ROCK HILL, S.C. — South Carolinians are equally divided on whether economic conditions across the country are getting worse or better, but 51 percent report that their personal finances are improving, a Winthrop University poll reported Wednesday.
The survey also found that 23.4 percent worried they couldn’t offer their families balanced meals at some time during the past year because they had run out of money.
The findings come as the state’s jobless rate plunged to its lowest rate in three years in December.
The 9.5 percent unemployment rate was down from 9.9 percent in November and marked the fourth straight month of declines in a state that’s suffered among the highest unemployment rates in the country for years. The 9.5 percent rate is well above the national rate of 8.5 percent in December, but the state hasn’t had an unemployment rate that low since it hit 9.2 percent in December 2008.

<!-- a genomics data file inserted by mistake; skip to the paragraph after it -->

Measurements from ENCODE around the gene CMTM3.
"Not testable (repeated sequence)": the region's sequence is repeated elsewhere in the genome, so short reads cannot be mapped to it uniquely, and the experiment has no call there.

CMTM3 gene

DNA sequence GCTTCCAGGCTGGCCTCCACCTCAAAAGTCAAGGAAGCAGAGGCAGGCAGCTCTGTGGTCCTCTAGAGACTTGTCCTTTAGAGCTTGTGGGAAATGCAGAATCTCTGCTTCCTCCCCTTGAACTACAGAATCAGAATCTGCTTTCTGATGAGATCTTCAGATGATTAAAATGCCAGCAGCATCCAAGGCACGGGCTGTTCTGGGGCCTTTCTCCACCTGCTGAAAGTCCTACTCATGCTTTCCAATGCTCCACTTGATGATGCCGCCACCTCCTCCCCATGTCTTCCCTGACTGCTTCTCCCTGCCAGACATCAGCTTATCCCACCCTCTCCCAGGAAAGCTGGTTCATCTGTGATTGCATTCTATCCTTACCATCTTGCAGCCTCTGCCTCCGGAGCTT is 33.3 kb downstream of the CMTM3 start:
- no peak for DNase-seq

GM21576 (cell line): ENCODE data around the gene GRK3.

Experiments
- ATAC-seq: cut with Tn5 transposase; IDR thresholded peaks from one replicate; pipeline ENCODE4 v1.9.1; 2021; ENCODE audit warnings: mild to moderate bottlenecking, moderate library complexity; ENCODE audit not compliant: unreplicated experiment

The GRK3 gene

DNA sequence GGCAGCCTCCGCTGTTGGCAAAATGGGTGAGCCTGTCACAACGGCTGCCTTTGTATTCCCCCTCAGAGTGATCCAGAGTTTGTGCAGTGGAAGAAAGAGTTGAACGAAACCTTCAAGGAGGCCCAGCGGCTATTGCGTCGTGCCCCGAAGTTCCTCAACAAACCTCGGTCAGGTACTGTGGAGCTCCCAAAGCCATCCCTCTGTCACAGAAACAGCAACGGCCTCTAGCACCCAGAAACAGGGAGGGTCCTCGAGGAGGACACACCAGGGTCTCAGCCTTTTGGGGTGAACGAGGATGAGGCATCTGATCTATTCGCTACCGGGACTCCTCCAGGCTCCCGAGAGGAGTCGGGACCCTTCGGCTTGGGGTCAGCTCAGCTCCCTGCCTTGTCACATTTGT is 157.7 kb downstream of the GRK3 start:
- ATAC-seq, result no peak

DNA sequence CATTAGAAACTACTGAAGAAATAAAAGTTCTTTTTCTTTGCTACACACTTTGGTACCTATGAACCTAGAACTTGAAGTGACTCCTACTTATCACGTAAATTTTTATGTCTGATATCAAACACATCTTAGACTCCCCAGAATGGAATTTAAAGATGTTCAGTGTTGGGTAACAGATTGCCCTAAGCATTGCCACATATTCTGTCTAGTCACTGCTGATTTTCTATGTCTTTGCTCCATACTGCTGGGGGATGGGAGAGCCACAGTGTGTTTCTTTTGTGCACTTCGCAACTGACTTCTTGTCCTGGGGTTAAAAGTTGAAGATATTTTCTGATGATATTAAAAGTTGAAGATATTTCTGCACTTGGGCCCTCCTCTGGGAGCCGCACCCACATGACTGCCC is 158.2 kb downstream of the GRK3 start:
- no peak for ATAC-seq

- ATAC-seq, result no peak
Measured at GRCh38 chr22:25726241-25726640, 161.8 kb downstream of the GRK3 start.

Despite those jobless numbers, the Winthrop poll found 59 percent of South Carolinians think the nation is heading in the wrong direction and 46 percent think their state is also on the wrong path.
Asked for their four top issues facing the nation and state today, residents listed the economy, jobs and the budget deficit. Respondents also listed “politicians and/or government” as their fourth top concern.
And while 51 percent reported that their personal financial situation as a whole was improving, 30.7 percent reported that it had gotten worse during the past year.
Even though the nation’s economic turmoil was a top concern, 58 percent of respondents said they had spent more than two nights away from home on vacation during the past year.
As well, some 66.4 percent said they’d not experienced stress during the day prior to the poll and 73.7 percent said they’d not been worried a lot during that time, either.
Gov. Nikki Haley was named as the most nationally famous living South Carolinian, besting both GOP Sens. Jim DeMint and Lindsey Graham, but 42.8 percent couldn’t think of anyone.
The poll surveyed 878 adults by phone between Jan. 29 to Feb. 6. A statement by the university added that no calling was done on Feb. 5, when the Super Bowl was played.